Ottawa doctor hosts Junior Jabapalooza amid lagging paediatric vaccination rates in Ontario
Amid lagging paediatric COVID-19 vaccination rates in Ontario, a local family physician once again put on a 'Junior Jabapalooza' to immunize children between the ages of 5 and 11.
Ten-year-old Katja Einarson got her second dose of the COVID-19 vaccine on Sunday, doing her part to keep the community safe.
"I'm doing fine, the person who did it made it numb, so I didn't feel anything at all," Einarson said.
"The vaccines are a step toward protecting our kids and everybody in the community," added her dad Leif Einarson.
Ottawa family physician Dr. Nili Kaplan-Myrth put on the clinic once again in an effort to help boost vaccine coverage for kids.
"Kids from ages 5-11 coming for their first or second doses, coming inside, and we're doing drive through for children with disabilities," said Dr. Kaplan-Myrth.
"Right now, the risk is still very high that kids will get COVID at school, and by having two doses, the children are significantly better protected," she added.
Ontario's paediatric vaccination rates are among the lowest in the country. Just 51.9 per cent of kids between 5 and 11 across the province have had at least one shot. In Ottawa, 66 per cent of children aged 5 to 11 have received one shot, while 16 per cent have received two doses.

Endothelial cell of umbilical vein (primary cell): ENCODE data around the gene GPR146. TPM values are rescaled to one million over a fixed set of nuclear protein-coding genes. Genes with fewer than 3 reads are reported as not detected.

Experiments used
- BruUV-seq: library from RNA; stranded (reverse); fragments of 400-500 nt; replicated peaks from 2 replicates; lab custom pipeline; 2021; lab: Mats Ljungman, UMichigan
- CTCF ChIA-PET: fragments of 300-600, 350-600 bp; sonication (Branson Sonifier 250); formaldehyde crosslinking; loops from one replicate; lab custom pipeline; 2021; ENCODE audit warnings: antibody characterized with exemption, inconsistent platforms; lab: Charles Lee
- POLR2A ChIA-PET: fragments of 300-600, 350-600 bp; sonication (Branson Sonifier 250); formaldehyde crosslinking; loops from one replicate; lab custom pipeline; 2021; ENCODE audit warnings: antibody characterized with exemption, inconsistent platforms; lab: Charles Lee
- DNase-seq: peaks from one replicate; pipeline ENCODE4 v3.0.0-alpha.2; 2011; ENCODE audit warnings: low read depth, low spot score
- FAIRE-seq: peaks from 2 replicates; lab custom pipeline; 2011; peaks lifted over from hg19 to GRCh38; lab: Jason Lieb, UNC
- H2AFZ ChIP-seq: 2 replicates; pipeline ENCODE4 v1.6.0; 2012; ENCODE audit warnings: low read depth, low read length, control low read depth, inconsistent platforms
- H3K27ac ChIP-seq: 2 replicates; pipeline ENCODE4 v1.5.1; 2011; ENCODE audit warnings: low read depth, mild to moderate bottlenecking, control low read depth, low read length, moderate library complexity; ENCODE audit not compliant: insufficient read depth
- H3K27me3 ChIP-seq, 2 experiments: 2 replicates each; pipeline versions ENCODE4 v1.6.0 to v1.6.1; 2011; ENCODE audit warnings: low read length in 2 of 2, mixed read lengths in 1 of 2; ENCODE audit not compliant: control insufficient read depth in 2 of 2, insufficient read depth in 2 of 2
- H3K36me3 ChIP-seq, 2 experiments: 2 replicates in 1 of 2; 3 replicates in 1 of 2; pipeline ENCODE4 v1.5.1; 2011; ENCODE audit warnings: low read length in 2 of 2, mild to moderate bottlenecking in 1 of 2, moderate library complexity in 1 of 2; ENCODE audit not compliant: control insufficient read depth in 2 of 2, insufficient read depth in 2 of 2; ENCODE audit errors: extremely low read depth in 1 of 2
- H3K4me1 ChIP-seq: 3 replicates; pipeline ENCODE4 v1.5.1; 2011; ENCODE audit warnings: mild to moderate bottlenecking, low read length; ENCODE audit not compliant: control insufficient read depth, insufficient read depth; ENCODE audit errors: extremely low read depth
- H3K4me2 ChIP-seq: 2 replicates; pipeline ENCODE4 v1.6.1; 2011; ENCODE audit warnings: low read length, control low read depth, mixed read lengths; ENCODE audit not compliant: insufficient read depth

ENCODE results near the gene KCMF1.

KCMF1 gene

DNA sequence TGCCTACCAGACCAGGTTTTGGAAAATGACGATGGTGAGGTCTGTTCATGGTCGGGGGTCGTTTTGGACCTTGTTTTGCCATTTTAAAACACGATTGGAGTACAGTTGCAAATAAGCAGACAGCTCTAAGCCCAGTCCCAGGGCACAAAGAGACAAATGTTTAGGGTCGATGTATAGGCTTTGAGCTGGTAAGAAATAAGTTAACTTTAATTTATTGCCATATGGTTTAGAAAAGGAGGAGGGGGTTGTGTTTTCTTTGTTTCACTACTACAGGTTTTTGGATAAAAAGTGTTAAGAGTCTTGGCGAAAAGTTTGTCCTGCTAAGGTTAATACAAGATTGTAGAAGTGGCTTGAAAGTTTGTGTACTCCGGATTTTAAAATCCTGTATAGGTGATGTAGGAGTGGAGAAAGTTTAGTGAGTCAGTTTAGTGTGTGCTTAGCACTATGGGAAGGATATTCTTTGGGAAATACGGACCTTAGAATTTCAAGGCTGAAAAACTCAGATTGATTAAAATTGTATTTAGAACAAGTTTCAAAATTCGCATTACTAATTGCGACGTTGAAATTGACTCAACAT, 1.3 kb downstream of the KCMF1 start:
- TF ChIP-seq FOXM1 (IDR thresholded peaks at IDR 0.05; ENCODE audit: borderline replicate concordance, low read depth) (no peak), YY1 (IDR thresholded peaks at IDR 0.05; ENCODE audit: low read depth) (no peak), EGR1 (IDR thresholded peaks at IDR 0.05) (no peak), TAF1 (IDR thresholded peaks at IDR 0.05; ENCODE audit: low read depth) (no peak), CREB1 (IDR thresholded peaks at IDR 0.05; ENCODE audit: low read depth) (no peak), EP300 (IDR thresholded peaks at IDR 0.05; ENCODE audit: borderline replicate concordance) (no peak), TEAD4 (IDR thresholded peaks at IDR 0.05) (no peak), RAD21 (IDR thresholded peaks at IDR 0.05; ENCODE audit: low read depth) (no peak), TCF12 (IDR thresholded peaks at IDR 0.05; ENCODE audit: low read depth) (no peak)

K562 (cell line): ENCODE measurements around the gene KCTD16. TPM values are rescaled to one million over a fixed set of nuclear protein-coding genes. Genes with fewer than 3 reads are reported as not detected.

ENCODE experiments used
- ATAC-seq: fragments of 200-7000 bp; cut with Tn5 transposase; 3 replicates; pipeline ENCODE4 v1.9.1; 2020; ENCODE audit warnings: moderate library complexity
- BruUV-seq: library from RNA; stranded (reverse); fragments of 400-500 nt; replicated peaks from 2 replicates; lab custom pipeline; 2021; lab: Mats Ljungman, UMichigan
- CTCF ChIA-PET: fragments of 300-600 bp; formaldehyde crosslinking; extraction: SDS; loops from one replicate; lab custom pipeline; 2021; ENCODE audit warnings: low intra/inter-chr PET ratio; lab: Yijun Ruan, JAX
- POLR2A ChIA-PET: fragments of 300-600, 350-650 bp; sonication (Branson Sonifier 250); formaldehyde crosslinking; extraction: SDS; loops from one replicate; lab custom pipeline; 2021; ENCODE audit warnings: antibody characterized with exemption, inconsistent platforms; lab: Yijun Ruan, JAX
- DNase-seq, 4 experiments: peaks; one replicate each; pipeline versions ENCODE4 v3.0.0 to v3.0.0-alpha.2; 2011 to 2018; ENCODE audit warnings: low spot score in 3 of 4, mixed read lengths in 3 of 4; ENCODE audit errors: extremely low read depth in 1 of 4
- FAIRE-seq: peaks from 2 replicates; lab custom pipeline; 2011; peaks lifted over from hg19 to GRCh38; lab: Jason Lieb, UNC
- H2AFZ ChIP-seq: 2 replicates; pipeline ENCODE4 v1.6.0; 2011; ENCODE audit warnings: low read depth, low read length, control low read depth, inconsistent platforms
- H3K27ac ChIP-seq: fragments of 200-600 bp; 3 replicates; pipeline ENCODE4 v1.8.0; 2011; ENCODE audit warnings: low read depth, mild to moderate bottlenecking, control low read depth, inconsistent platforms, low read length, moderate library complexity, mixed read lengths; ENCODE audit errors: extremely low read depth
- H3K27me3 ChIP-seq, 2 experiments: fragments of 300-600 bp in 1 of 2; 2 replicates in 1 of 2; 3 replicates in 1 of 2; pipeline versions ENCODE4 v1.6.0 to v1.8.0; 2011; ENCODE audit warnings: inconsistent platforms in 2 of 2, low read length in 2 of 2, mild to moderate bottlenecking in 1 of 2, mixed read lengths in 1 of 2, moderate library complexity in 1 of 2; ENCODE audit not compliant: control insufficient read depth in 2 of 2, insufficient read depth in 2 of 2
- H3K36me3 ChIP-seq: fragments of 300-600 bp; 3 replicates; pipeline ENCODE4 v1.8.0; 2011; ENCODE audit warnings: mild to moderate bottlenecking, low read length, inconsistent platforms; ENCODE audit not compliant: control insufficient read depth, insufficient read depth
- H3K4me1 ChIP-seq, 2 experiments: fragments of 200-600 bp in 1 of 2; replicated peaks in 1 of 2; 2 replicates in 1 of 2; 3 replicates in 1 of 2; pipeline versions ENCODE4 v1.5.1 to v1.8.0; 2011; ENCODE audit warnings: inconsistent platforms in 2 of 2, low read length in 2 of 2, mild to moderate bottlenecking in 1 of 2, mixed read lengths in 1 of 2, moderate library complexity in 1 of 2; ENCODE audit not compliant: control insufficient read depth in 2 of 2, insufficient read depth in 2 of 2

The COVID-19 vaccination coverage among kids, some experts say, is increasingly important with a recent return to in-person learning.
"In general for that group vaccinating them can help them but also the community. For them I really worry about their mental health and keeping schools open," said Dr. Doug Manuel, senior scientist at The Ottawa Hospital.
Dr. Manuel is also driving the importance of a booster shot for adults, suggesting a change to vaccine passports could be needed.
"A two-dose passport doesn't make a lot of sense scientifically, a three-dose passport does, but it's a another mandate, and it's not perfect," said Dr. Manuel.
And so, while kids like Katja did their part Sunday, she has a message for many in the province still without a shot.
"It makes it safer to have your second dose and they really should get it if they feel it's safe for them," she said.